What to Do When a Tenant Can't Pay Rent? – HomeUnion

What to Do When a Tenant Can’t Pay Rent?

The coronavirus pandemic has compromised many tenants’ ability to pay rent, which creates a big problem for landlords. The CDC eviction moratorium and individual state’s moratoriums, like California’s AB3088, may have provided a temporary respite for tenants who would otherwise face eviction for non-payment of rent, but have done very little to protect landlords from foreclosure. Here are some suggestions for landlords in need of assistance.

Stop and Think

Every real estate investor should already have a budget that factors vacancies and a plan of what to do in the event of vacancies, including long term vacancies. Additionally, the general rule of thumb is to have six months’ worth of rent set aside in the event of emergencies. Now may be the time to dip into those vacancy reserves, but before doing so, or anything, you should put together a plan. 

Remember, you’re not the only person struggling, so people are working on getting out of the pandemic’s mess. Things are changing quickly as people learn more about the virus, legislation, and temporary fixes. Even the CDC moratorium lasts until December 2020, which means that new legislation and guidelines are on the horizon. It’s also an election year, which creates even more uncertainty. 

Communicate With Tenants

If you take a combative approach with your tenants, they’re less likely to work with you. Instead, come from a place of empathy. Being unable to pay their rent is a symptom of your tenant’s larger problems: their employment has either been terminated or significantly reduced. Even if your tenants hated their jobs, they’re likely in demoralizing circumstances. They may also lack the financial literacy that you have by being an investor. And, finally, remember that we are in a pandemic. Millions of people have gotten sick in the US, and soon 200,000 will be dead due to the pandemic. This is hard for everyone.

Remind Your Tenants That Rent is Due

Fees, interest, and the threat of eventual eviction can all motivate your tenants to put more effort into paying their rent. Still, it may also compromise your relationship with your tenants. If they’re already unable to pay their rent, your tenants may be contemplating moving out. You don’t want to give them another reason to do so. 

Your investment is your tenant’s home; they probably also don’t want to move out. And given how many people are themselves unable to pay their rent, finding a replacement tenant may be difficult. You may try to have stricter criteria for future tenants, but that may just make it harder to find a replacement. 

It’s best to try to work with your tenants to figure out a mutually beneficial plan. Remind your tenants that to make use of the CDC eviction moratorium, they have to be doing their best to get governmental aid or housing assistance. 

Propose an EDRP

An Emergency Rent Deferral Plan (EDRP) is a written addendum to your lease agreement that allows your tenant to pay their rent in equal portions over the remainder of their leases. So, if your tenants can only pay $250 out of a $1,000 rent bill, divide the remaining $750 and add it to their rent for the remainder of the year. You can revisit this arrangement as needed.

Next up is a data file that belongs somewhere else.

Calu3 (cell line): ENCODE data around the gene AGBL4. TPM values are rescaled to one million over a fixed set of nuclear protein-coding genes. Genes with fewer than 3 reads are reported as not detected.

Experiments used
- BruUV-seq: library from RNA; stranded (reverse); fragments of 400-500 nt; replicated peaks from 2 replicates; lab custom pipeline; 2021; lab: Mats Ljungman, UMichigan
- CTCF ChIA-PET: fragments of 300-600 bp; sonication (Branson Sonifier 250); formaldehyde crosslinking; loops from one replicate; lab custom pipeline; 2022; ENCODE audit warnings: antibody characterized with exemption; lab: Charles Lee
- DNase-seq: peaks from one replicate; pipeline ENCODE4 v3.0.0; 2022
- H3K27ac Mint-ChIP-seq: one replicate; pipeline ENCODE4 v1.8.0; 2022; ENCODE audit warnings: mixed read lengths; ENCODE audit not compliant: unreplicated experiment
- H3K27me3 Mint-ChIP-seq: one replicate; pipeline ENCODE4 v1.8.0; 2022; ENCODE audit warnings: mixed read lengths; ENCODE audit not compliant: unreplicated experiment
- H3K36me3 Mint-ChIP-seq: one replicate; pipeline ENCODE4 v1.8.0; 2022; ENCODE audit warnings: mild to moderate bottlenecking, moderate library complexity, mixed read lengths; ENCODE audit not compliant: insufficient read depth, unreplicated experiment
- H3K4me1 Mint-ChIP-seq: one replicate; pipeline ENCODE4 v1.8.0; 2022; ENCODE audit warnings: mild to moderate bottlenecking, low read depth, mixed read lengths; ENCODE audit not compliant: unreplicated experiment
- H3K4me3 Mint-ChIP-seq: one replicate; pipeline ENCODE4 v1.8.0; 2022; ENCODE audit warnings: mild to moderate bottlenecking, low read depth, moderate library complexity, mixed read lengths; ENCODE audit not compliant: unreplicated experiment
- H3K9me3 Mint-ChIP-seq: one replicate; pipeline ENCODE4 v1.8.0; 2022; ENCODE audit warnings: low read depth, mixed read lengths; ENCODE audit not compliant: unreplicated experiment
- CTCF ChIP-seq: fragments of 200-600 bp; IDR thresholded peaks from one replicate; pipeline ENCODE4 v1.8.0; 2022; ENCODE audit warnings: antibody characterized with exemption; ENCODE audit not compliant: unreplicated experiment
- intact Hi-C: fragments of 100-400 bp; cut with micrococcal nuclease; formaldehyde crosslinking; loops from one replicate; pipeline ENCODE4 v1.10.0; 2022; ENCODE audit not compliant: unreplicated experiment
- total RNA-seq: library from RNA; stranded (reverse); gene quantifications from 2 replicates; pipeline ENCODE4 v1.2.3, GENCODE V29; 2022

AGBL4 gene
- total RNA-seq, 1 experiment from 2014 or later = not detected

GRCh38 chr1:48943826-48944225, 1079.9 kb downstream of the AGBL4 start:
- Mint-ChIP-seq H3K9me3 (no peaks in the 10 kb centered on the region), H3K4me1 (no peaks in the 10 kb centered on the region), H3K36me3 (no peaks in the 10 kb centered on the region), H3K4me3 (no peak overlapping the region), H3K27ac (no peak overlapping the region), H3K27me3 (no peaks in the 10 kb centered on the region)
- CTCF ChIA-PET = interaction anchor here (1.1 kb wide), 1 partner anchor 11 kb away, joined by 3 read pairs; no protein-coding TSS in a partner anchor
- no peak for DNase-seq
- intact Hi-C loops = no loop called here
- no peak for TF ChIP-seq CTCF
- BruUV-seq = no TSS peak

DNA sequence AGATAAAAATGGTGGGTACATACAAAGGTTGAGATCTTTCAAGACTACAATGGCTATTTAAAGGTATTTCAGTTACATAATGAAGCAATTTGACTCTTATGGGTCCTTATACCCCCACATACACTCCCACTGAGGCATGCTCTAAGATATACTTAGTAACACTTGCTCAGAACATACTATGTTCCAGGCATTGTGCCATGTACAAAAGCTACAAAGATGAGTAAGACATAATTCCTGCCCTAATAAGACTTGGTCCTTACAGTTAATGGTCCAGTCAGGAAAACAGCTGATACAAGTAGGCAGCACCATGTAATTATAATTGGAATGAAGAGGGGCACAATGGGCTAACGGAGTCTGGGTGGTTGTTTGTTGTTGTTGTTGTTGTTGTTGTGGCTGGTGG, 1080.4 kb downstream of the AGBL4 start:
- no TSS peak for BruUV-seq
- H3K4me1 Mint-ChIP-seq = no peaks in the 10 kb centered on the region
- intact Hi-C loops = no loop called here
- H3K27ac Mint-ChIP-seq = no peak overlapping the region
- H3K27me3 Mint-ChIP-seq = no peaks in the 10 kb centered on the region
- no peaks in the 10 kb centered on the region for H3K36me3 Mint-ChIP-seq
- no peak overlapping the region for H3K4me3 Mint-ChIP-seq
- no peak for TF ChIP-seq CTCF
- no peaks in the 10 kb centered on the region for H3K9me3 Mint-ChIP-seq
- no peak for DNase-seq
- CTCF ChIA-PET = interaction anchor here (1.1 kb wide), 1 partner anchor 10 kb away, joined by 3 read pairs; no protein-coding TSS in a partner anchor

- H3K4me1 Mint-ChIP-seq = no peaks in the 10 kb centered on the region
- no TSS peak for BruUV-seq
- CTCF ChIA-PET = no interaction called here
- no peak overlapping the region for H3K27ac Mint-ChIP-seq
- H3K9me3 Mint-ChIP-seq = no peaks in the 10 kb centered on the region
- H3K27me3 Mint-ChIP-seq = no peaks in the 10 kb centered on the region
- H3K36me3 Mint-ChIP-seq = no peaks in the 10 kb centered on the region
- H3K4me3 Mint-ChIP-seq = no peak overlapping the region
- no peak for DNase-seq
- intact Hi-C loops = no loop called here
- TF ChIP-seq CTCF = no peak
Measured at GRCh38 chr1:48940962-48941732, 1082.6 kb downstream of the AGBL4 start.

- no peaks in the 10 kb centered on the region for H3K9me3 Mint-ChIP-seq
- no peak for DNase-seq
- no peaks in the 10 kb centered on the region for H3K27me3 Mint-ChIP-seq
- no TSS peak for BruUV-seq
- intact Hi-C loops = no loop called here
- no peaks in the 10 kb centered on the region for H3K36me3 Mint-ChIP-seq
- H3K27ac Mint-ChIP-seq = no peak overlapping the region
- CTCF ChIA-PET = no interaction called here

Explore Other Options

Given the severity and widespread nature of the coronavirus pandemic, you should research what sort of assistance may be available to you.

Check Your Homeowner’s Insurance

Landlord insurance policies can be pricey. Some states have instructed insurers to create payment plans, waive late fees, and not cancel policies for nonpayment. Insurers like Farmers and Liberty Mutual are extending grace periods and waiving late fees. Now might be an excellent time to revise your policy, but don’t necessarily cut liability coverage since coronavirus may create added risks. 

Follow the Moratorium Guidelines

The punishments for landlords who don’t follow the moratorium guidelines can be stiff. For the CDC eviction moratorium, landlords may face upward of $100,000 in fines and a year in jail for the first offense. The CDC moratorium doesn’t mean you can’t evict tenants for reasons other than failure to pay rent because of the coronavirus pandemic. However, you can’t use the ability to evict for other reasons as a pretext for evicting someone for non-payment of rent due to the pandemic. 

Sell Your Property With Tenants in It

Just because your tenants aren’t paying rent doesn’t mean your property won’t be appealing to other investors. Your investment may be otherwise golden, were it not for the pandemic. 

Your tenants may even be good tenants even if they’re unable to pay their rent because of the pandemic, which may make their non-payment less of an issue if your buyer is interested enough. You might ultimately come out with a profit and save yourself the headache of having to deal with the pandemic as a landlord or at least downsize your portfolio to make it more manageable. 

Bottom Line

Renters have been getting more attention than landlords from both the press and charitable organizations. However, since renters are obligated to pay a portion of their rent under the CDC’s eviction moratorium and state and local moratoriums, that means that some of the help your tenants get may end up helping you as well. 

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